I recognize that these challenges are ones we haven’t made much progress on in recent years, but I am confident we still have it in us to solve them.
A good friend recently commented to me that, amid the frenzy of politics today, he has more faith in our system of government than ever before.
As he put it, in our system, really bad ideas get killed. And good ideas, they just take time.
Our problems are solvable if our politics will allow it. I know it. I have seen it.
In a confident America, we don’t shrug our shoulders and pass the buck.
We roll up our sleeves and get on with our work.
A confident America leads the world, too. Not with bluster, but with steady, principled action.
Remember, history has a way of repeating itself. The democratic capitalist model again faces a generational-defining test.
Much of our day-to-day attention is focused on threats from illiberal regimes and radical Islamist extremism, as it should be.
That said, I strongly urge leaders in both parties to devote more time and energy to the direct challenge China poses to the West.
China unabashedly offers an alternative in the form of an authoritarian model with a veneer of 21st-century capitalism.
The sense I get, from when I have traveled overseas as speaker, is that our allies wonder whether we are still in the game here.
When we show that our way of doing things still has juice, that we can do the most good for the most people, liberty gains ground.
When we get complacent, we risk seeing more countries go in the direction of the autocrats.
A confident America stands up to its challengers by committing to the pillars of international relations.
In addition to rebuilding our military and giving our intelligence community the tools it needs, this Congress has worked to strengthen our security cooperation with our allies, particularly through NATO and in the Indo-Pacific region.
Good security cooperation goes hand in hand with strong economic ties. That is why we need to continue to pursue good free trade agreements that open up new markets to American-made products.
We don’t want our competitors writing the rules of the road and shutting us out.
And a confident America exercises clear moral leadership. We need to continue to work together to promote global health initiatives, fight human trafficking, and be a voice for the voiceless.
Our economy is strong. Our military might is second to none. Clear American leadership in the world makes the most of both.
For each of the challenges I have discussed here today, there are people of goodwill in both parties who are ready and willing to take action.
Everyone doesn’t need to agree on everything, and everyone doesn’t need to disagree on everything, either.
All you need is enough people of good faith willing to take up an idea. That’s a good start.
What comes next? Well, we’ll have a lot of new faces around Congress next year. I hear great things about this new fresh-faced Senator from Utah…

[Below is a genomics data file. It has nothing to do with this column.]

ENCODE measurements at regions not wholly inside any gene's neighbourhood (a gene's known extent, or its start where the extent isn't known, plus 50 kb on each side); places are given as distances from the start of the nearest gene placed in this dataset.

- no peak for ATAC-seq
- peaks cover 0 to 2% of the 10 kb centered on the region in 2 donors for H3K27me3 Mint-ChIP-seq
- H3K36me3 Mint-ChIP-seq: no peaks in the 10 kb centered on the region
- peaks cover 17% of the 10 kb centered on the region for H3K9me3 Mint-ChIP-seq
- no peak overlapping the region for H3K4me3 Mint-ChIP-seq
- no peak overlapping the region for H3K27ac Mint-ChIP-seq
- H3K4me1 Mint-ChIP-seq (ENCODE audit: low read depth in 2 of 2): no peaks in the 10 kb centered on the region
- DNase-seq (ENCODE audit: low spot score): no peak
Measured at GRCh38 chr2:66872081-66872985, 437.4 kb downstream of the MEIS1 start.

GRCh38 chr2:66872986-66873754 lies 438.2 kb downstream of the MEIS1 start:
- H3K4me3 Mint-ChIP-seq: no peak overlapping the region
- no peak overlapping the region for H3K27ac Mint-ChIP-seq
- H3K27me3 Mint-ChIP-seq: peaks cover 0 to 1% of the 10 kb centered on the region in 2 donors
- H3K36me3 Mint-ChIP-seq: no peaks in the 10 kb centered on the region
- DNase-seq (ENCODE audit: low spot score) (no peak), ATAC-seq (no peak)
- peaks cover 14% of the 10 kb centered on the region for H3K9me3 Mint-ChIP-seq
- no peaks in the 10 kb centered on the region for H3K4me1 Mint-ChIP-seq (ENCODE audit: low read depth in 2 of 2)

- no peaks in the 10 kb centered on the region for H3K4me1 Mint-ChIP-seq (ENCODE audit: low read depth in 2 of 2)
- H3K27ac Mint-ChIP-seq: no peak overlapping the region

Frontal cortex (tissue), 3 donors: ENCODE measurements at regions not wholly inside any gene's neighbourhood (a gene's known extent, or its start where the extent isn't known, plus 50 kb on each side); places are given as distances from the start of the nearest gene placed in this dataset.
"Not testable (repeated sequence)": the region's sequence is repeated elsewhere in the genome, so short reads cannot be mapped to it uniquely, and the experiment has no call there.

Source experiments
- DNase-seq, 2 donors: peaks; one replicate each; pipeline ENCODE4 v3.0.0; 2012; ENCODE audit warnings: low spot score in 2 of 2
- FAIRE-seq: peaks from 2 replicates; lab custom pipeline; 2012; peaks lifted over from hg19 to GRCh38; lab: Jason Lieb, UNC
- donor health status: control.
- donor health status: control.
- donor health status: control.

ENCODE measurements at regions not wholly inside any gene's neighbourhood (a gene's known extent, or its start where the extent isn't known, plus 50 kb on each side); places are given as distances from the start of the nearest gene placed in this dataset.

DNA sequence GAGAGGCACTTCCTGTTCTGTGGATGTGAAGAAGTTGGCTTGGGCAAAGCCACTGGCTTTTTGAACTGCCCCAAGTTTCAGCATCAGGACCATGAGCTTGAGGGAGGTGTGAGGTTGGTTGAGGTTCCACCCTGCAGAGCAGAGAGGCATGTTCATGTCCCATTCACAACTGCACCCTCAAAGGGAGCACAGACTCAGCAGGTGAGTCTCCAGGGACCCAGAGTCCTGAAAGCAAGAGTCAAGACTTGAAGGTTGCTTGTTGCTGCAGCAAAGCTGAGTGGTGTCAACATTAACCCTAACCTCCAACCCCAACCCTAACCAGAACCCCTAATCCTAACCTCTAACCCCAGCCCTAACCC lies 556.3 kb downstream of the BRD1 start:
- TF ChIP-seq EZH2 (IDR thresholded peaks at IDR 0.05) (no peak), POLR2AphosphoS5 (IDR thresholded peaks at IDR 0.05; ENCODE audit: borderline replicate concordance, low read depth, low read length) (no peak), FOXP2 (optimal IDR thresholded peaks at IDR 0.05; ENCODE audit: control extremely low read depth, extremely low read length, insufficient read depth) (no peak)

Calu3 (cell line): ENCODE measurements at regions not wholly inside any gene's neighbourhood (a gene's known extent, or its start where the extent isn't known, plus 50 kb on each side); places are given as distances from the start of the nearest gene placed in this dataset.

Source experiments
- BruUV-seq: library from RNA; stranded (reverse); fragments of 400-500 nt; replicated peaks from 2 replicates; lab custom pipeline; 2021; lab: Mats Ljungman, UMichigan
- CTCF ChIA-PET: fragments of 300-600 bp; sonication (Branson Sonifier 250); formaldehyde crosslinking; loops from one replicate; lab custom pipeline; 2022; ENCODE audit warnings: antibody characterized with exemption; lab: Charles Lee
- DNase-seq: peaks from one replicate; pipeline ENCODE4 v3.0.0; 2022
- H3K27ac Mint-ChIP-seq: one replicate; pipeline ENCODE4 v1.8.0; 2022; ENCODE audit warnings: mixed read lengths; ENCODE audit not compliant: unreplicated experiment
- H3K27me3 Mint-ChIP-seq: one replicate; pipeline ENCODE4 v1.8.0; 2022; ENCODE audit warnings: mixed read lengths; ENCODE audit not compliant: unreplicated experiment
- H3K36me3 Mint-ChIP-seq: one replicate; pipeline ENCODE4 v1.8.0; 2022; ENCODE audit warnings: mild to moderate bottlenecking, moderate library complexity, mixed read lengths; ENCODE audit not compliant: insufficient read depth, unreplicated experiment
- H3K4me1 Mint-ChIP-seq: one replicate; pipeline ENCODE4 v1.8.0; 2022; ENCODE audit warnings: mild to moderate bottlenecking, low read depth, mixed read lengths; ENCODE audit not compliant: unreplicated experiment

So here is my advice, for members new and old.
This place is full of wonders and opportunity. But do your best to stay grounded. The way I think of this is, either you change things or they change you.
So you have to keep your sense of self. Work hard at staying who you are. Insist on it. It is what I have prayed about every morning since I first came here. To keep my sense of self.
I knew when I took this job, I would become a polarizing figure. It comes with the territory. But one thing I leave most proud of is that I like to think I am the same person now that I was when I arrived.
Still, never forget the excitement that brought you here.
Remember how awestruck you felt the first time you stepped on to the floor of the House. Keep that feeling, especially when so-called experts tell you that you need to tack this way or that.
Hone your ability to advance ideas. Sit down with people who know more about something than you do, listen, keep at it. Invest in the process.
You’ll hit roadblocks. That’s okay. Give yourself some grace.
Timing is everything though, so you have to get it right. You may not get too many shots at it. You need to be ready when the moment demands action.
Focus on good relationships with your colleagues. Get to know people on the other side of the aisle. Get to know the human side of serving with people. Build personal relationships, so it’s not just transactions.
You want real relationships. Having real relationships will help you overcome pitfalls, and build trust.
When you give your word, keep your word.
This is really important. Give your word only if you can keep it.
And keep a balanced temperament, with a sense of gratitude.
Which brings me to this.
To everything there is a season. For me, this season of service is coming to a close.
I have had the chance to do something I love so much for so long. To do my small part to advance the American Idea.
I leave as I came here: an optimist to the core. I would not have it any other way.
Nothing is impossible if you are willing to go out and fight for it.
If nothing else, I ask you to remember one thing.
We are each part of a larger story, a greater cause.
What we have is a miracle, it really is.
And this miracle has made us the most free, the most prosperous nation on Earth—ever.
Cherish that. Marvel at that.
Always dream big. Always raise your gaze.
For just as remarkable as what we have achieved is what we have the capacity to do still.
Here’s to the people.
Here’s to the people’s House.
Here’s to possibilities.
Thank you, for everything.
God bless America.